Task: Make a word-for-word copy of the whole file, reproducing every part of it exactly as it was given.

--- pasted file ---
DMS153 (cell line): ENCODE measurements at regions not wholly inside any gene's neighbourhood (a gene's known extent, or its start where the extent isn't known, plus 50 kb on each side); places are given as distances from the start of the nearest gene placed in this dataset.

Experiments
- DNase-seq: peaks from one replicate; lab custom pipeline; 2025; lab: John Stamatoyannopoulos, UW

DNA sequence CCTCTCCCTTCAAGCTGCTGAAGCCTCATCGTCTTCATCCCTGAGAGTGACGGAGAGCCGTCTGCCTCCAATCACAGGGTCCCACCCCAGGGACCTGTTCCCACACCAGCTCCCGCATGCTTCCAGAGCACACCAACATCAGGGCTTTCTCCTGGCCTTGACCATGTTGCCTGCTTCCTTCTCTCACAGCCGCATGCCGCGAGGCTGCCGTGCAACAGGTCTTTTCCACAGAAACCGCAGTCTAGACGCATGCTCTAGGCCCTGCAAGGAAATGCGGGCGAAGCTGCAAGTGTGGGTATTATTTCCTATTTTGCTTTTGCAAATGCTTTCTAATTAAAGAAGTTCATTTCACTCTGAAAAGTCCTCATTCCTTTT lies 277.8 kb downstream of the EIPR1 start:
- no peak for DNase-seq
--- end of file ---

DMS153 (cell line): ENCODE measurements at regions not wholly inside any gene's neighbourhood (a gene's known extent, or its start where the extent isn't known, plus 50 kb on each side); places are given as distances from the start of the nearest gene placed in this dataset.

Experiments
- DNase-seq: peaks from one replicate; lab custom pipeline; 2025; lab: John Stamatoyannopoulos, UW

DNA sequence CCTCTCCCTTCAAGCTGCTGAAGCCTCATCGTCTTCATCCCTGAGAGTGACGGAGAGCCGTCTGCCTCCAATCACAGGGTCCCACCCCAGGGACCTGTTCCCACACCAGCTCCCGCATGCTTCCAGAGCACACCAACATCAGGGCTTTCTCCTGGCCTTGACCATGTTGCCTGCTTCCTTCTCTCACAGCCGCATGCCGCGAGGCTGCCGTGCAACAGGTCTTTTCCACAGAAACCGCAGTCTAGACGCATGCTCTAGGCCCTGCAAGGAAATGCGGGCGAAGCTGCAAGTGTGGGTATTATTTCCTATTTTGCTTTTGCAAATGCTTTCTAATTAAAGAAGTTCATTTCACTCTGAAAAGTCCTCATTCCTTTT lies 277.8 kb downstream of the EIPR1 start:
- no peak for DNase-seq